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Voriconazole plasma monitoring
  1. A C Pasqualotto1,2,
  2. M Shah3,
  3. R Wynn4,
  4. D W Denning1,2,5
  1. 1
    School of Medicine, University of Manchester, UK
  2. 2
    Wythenshawe Hospital, Manchester, UK
  3. 3
    Burn Unit, Booth Hall Children’s Hospital, Manchester, UK
  4. 4
    Department of Haematology, Royal Manchester Children’s Hospital, Manchester, UK
  5. 5
    Regional Mycology Laboratory, Manchester, UK
  1. Alessandro Pasqualotto, Education and Research Centre, Wythenshawe Hospital, Southmoor Road, Manchester, M23 9LT, UK; acpasqualotto{at}


Aims: Very little information is available regarding the use of voriconazole drug monitoring in children with invasive fungal infections. The purpose of this study was to report the cases of five paediatric patients treated with voriconazole, in which plasma levels were used to monitor therapy.

Methods: Five children treated with voriconazole were included in this case series. Voriconazole plasma levels were determined using either a bioassay or liquid chromatography–tandem mass spectrometry.

Results: The patients’ ages ranged from 2 to 10 years old (mean 6.2 years). Three patients had acute leukaemia and two had suffered severe burn injuries. Doses administered varied from 3.4 mg/kg every 12 h to 8.1 mg/kg every 8 h. Plasma voriconazole concentrations were unpredictable for these paediatric patients. Subtherapeutic levels were frequently observed, despite progressive increments in dosage. For others, voriconazole levels markedly increased after a small increment in dosage. Phenobarbitone caused important drug interactions with voriconazole for two of the patients.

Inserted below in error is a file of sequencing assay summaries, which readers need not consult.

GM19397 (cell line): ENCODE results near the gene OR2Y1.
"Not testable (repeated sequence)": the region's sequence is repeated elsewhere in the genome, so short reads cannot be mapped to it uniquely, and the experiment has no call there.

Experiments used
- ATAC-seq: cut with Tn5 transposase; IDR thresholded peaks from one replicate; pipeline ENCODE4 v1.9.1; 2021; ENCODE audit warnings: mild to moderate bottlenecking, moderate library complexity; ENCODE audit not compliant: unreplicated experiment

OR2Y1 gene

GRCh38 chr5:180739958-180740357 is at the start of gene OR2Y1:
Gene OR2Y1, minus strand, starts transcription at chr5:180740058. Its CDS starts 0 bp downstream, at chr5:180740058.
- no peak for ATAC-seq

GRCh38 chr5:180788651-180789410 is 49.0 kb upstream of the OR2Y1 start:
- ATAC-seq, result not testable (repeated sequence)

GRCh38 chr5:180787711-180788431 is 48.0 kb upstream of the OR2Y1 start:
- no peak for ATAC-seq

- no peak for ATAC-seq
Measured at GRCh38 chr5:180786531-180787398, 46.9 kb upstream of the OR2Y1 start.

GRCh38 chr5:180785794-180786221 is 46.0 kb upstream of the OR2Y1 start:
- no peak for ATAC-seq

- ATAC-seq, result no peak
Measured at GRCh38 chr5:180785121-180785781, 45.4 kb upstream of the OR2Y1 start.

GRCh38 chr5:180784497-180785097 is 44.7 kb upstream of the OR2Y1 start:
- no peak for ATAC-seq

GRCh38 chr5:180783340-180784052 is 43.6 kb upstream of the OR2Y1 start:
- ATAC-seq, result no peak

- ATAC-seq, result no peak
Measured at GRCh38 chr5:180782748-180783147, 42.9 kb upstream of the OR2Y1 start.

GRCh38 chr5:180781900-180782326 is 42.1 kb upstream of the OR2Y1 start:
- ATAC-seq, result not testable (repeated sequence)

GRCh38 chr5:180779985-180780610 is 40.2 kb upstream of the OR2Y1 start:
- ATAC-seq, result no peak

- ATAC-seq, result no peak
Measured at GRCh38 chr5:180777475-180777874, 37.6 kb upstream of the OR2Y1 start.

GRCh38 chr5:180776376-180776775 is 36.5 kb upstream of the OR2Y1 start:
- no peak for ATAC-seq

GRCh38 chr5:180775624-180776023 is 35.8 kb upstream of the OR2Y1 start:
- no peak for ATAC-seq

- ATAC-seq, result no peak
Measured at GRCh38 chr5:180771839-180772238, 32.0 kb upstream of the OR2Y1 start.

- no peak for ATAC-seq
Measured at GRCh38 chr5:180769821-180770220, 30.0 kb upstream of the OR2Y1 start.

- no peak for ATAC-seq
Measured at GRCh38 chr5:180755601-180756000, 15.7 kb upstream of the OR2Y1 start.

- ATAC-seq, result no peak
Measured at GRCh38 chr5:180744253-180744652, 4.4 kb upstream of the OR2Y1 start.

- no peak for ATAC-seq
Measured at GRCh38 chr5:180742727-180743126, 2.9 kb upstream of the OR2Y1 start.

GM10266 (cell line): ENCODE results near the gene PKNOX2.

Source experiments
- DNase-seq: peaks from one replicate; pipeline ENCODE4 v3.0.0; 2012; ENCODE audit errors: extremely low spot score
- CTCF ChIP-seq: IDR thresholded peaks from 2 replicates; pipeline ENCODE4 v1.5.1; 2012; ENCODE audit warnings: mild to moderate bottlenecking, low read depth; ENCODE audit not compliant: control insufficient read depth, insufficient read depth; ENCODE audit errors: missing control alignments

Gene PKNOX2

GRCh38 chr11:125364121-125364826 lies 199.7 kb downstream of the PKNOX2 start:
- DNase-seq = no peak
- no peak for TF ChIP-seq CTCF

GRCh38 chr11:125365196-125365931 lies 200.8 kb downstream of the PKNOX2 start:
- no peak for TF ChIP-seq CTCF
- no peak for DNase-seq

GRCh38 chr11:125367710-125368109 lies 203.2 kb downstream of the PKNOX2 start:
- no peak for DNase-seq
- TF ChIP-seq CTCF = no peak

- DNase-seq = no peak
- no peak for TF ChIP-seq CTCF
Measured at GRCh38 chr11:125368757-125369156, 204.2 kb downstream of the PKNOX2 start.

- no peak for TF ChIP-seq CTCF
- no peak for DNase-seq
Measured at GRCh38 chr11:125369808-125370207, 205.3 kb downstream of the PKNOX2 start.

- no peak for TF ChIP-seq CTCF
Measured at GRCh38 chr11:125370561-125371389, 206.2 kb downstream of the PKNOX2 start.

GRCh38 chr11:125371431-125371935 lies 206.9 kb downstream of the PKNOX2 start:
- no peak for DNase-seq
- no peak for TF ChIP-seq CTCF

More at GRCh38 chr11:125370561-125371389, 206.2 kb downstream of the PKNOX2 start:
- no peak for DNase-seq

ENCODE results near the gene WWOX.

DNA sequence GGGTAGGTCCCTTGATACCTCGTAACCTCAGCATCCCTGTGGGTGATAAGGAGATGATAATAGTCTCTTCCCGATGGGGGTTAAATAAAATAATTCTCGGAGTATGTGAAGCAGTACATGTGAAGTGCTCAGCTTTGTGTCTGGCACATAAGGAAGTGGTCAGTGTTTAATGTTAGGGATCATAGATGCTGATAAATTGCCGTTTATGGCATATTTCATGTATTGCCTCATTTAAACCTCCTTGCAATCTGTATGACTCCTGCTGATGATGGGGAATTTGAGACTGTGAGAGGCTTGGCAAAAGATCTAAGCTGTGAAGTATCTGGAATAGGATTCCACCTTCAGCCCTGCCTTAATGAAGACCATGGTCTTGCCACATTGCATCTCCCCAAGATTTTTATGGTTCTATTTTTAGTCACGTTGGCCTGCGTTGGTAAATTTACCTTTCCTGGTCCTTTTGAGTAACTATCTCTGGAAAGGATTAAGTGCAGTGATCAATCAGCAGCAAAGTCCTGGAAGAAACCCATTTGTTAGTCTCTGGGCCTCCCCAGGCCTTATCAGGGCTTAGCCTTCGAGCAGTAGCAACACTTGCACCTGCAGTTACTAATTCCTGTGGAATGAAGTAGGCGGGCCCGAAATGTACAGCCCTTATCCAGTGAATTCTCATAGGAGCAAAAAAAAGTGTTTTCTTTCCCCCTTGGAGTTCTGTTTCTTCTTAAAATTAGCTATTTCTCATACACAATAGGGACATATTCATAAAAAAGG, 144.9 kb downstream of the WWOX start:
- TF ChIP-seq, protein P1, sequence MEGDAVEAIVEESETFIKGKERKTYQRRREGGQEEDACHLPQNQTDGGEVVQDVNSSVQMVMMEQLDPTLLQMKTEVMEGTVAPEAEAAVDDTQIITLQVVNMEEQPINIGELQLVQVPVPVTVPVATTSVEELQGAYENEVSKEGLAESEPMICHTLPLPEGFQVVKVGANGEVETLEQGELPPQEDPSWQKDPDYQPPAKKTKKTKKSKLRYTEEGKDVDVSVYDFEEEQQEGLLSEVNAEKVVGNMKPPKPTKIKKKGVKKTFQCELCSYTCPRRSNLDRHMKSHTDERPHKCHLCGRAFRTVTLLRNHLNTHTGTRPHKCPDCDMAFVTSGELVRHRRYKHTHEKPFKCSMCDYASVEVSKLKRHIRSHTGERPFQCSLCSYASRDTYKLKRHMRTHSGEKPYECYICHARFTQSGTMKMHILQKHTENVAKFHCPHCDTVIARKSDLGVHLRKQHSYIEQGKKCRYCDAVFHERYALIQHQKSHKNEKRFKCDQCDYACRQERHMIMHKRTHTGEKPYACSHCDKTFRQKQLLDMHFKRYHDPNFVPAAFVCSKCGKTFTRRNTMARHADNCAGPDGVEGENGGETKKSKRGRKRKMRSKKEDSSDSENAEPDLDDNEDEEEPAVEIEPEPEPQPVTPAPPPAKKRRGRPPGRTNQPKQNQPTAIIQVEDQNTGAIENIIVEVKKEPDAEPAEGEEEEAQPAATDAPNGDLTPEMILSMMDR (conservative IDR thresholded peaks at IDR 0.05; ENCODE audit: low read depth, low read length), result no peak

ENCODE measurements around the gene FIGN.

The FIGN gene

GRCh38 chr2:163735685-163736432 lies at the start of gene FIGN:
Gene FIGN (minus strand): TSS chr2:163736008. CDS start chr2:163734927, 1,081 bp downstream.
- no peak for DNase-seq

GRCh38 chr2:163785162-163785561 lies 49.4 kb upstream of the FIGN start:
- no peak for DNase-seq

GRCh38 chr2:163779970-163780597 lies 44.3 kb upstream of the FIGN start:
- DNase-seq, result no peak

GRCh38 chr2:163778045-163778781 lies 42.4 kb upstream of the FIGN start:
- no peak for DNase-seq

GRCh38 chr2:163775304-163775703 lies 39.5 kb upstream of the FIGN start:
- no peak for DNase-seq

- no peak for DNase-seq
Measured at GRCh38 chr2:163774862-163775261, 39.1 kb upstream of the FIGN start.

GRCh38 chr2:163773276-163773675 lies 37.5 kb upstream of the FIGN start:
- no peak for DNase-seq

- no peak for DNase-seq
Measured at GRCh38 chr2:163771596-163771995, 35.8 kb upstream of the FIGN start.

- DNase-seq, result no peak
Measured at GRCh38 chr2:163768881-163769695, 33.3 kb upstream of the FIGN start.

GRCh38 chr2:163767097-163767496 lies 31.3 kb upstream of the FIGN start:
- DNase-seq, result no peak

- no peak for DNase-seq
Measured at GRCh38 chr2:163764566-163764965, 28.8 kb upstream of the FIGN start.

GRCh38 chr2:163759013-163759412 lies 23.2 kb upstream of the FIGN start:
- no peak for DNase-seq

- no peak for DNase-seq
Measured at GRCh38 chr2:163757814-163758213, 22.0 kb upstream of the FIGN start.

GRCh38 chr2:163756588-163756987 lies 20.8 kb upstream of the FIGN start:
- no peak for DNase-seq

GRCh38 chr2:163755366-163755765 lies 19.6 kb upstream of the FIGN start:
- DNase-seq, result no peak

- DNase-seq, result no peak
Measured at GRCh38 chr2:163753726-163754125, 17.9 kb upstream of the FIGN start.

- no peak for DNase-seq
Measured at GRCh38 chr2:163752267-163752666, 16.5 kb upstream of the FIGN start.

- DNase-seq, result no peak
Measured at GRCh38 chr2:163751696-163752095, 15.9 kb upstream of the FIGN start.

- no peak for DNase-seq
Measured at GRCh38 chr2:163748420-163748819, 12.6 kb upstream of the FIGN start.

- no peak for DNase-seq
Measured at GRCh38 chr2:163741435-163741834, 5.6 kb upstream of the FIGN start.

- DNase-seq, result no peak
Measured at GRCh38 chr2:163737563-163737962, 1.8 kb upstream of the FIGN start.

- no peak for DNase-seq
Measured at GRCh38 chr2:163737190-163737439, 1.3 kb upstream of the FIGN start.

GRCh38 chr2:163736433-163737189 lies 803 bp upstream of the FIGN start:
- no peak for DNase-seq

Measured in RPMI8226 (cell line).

Conclusions: The dose administered did not correlate with exposure as measured by plasma levels of voriconazole. While the optimal dosage for voriconazole in children is still unknown, drug monitoring seems warranted to ensure adequate exposure, and after dose increments to prevent excessive exposure. Drug interactions significantly altered exposure.

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  • Funding: ACP receives a grant from CAPES (Brazilian government).

  • Competing interests: In the past 5 years, DWD has received grant support from Astellas, Merck, Pfizer, F2G, OrthoBiotech, Indevus, Basilea, the Fungal Research Trust, the Wellcome Trust, the Moulton Trust, The Medical Research Council, the National Institute of Allergy and Infectious Diseases and the European Union. He has been an advisor/consultant to Basilea, Vicuron (now Pfizer), Schering Plough, Indevus, F2G, Nektar, Daiichi, Sigma Tau, Astellas, Gilead and York Pharma. He has been paid for talks on behalf of Astellas, Merck, GSK, Chiron, AstraZenca and Pfizer. He holds founder shares in F2G Ltd and Myconostica Ltd, both university spin-out companies. Myconostica is engaged in commercialising molecular diagnostics for infectious diseases, including invasive fungal infections.

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    BMJ Publishing Group Ltd and Royal College of Paediatrics and Child Health